ODF is an open specification supported by a strong community of players. It provides flexibility to users of some of the most important computer applications. The developers of this mature standard followed a careful process when they design it, and took advantage of developments in related specifications. In September, 2007 another important player joined the cause as IBM announced ODF support for the Lotus Symphony application suite, covering documents, spreadsheets, and presentations.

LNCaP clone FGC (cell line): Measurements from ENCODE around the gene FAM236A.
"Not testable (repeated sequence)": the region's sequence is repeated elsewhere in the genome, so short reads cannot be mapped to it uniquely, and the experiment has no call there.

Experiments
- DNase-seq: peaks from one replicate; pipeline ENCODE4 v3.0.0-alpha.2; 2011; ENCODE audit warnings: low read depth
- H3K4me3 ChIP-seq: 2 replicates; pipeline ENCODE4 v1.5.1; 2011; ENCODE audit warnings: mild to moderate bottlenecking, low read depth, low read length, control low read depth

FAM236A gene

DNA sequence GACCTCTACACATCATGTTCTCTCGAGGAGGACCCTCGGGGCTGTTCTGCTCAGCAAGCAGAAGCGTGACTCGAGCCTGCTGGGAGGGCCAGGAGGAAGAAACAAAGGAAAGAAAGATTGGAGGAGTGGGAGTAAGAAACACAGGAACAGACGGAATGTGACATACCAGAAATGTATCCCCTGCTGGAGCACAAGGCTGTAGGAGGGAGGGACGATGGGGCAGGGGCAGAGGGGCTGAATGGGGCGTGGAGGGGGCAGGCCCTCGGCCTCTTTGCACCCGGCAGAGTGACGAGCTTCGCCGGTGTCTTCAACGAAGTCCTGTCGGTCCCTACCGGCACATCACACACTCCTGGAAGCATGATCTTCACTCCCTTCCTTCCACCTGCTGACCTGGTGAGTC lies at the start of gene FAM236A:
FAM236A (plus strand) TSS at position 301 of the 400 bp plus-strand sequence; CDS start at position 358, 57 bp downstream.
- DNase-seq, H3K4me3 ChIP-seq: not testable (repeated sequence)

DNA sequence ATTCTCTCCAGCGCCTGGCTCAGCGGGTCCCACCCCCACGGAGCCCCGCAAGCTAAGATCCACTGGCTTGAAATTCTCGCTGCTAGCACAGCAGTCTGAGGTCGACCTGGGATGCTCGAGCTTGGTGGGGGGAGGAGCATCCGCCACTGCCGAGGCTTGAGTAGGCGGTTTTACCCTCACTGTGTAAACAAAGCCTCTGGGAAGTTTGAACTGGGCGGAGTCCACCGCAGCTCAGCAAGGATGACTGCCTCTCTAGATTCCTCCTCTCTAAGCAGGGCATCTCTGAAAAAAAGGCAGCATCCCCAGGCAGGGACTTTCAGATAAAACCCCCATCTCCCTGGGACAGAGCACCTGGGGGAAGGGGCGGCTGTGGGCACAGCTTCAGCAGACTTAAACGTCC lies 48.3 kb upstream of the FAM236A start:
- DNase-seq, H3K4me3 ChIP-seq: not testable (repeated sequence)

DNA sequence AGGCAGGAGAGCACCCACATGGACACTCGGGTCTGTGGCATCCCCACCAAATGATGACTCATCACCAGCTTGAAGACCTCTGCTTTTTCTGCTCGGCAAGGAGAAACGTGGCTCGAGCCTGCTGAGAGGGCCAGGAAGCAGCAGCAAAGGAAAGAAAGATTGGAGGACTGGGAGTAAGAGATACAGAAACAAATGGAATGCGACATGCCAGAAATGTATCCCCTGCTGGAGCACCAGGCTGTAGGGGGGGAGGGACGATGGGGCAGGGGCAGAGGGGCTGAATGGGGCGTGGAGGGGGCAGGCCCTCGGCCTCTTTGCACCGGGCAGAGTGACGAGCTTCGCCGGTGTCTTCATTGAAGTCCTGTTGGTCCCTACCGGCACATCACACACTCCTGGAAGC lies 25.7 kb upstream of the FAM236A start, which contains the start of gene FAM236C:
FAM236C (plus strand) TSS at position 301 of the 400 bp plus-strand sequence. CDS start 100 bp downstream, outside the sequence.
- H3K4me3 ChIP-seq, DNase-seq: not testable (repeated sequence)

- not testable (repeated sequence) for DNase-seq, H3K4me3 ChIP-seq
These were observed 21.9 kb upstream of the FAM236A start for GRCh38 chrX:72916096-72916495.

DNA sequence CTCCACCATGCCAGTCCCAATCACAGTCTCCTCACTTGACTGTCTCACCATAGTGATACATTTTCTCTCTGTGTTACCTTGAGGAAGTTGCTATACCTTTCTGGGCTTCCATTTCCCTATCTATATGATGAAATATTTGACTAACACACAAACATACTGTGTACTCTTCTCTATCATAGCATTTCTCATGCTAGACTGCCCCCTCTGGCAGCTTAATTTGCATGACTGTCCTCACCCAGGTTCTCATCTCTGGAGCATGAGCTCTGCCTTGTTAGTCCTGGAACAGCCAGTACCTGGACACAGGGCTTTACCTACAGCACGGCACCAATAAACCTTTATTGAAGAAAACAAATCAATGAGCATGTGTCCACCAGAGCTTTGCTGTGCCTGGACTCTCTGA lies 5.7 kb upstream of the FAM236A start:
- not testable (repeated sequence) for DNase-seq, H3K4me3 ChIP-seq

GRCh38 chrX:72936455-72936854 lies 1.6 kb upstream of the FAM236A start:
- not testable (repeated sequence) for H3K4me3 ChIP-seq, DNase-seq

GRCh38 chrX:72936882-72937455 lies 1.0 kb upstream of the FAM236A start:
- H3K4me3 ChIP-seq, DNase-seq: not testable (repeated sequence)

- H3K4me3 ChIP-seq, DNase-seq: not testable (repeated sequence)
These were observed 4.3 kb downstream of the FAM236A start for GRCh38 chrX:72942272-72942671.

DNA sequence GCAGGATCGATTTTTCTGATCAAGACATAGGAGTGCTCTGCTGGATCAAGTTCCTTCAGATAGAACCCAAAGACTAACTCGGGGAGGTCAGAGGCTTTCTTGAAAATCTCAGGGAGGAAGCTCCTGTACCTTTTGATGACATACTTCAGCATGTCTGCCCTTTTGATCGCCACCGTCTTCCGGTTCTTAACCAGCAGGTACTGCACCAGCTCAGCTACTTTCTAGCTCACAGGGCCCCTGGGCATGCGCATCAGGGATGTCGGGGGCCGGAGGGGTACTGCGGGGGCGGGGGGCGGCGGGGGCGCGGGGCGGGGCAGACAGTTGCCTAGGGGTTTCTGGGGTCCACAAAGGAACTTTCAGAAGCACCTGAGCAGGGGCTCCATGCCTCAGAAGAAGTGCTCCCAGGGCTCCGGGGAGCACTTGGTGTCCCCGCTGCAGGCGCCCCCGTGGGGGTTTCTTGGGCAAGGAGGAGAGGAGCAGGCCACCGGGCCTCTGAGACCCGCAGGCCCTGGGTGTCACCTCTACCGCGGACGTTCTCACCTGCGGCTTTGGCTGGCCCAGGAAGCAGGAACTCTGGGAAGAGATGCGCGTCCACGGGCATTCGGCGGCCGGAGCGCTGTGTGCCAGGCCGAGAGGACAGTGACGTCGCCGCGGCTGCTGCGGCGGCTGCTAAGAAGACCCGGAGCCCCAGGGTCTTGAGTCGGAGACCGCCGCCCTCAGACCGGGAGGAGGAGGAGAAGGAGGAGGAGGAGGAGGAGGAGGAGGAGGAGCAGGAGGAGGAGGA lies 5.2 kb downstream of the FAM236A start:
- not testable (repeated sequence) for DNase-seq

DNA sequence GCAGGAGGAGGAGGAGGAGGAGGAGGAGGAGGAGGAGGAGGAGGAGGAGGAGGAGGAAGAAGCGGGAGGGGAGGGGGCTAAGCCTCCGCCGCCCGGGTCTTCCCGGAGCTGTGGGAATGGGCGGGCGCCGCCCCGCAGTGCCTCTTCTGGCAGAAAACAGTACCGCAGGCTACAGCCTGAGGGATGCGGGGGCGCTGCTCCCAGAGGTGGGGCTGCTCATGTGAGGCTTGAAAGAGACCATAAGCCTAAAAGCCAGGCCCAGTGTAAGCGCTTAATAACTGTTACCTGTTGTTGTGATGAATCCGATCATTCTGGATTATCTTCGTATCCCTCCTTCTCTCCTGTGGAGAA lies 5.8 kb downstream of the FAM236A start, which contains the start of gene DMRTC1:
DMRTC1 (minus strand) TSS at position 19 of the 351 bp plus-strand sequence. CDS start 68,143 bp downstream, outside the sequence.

People communicate through office documents, so management of text is paramount. In this tutorial, you saw how to represent text simply in ODF, and got a small taste of how richly you can enhance text where necessary. Spreadsheets are a long-established tool for management, and in this tutorial you saw how to start with simple HTML tables, and turn these into tables of text, and then tables for a spreadsheet. In general this is a good sequence for starting easy with ODF, and then filling in the more sophisticated constructs. Think of what you can do in HTML, and experiment with simple documents that are mere shallow translations of HTML documents, and then gradually expand using ODF-specific features. One good way to discover these features is to play with your experimental documents in an office application, and then check out the results in the saved file. That's the power of an open application format that looks to other standards for reuse opportunities. If you develop applications for text processing, spreadsheets, presentations, or drawings, consider ODF for your on-disk file format.